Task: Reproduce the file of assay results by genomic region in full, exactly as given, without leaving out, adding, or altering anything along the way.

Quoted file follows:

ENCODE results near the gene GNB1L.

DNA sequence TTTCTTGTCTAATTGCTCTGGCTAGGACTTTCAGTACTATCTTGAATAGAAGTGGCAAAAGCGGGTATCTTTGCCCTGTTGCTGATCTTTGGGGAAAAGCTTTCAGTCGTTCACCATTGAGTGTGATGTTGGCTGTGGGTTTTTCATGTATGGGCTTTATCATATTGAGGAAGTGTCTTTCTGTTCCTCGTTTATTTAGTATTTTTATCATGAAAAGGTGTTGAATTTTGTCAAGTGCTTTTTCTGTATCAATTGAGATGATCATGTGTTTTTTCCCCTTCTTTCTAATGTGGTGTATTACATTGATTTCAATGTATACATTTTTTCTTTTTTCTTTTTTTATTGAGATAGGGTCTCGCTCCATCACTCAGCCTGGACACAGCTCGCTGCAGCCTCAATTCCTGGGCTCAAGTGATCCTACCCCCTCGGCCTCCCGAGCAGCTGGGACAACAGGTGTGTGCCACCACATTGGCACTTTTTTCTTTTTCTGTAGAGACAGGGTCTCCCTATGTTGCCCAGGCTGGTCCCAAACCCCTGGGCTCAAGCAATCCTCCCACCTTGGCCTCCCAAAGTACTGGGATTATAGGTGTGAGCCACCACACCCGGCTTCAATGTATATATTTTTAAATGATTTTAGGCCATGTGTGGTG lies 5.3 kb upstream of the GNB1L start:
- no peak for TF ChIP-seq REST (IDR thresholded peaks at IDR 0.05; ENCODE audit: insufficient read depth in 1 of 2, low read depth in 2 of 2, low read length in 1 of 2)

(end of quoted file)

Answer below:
ENCODE results near the gene GNB1L.

DNA sequence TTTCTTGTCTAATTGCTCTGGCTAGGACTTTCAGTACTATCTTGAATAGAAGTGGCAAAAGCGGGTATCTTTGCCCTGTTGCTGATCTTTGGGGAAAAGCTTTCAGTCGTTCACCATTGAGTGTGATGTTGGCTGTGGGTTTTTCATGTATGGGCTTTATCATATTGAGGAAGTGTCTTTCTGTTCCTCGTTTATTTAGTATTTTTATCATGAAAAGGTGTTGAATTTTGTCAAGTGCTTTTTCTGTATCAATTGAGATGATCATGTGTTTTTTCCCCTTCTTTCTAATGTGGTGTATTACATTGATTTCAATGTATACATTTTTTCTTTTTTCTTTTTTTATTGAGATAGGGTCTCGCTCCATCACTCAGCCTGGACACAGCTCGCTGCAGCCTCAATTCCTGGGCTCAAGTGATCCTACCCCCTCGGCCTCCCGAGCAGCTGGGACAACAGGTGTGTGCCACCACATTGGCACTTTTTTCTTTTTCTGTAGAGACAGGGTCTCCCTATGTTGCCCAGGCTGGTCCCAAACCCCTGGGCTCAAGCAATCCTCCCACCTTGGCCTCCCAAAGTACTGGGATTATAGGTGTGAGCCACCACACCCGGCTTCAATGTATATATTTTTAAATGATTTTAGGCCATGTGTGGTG lies 5.3 kb upstream of the GNB1L start:
- no peak for TF ChIP-seq REST (IDR thresholded peaks at IDR 0.05; ENCODE audit: insufficient read depth in 1 of 2, low read depth in 2 of 2, low read length in 1 of 2)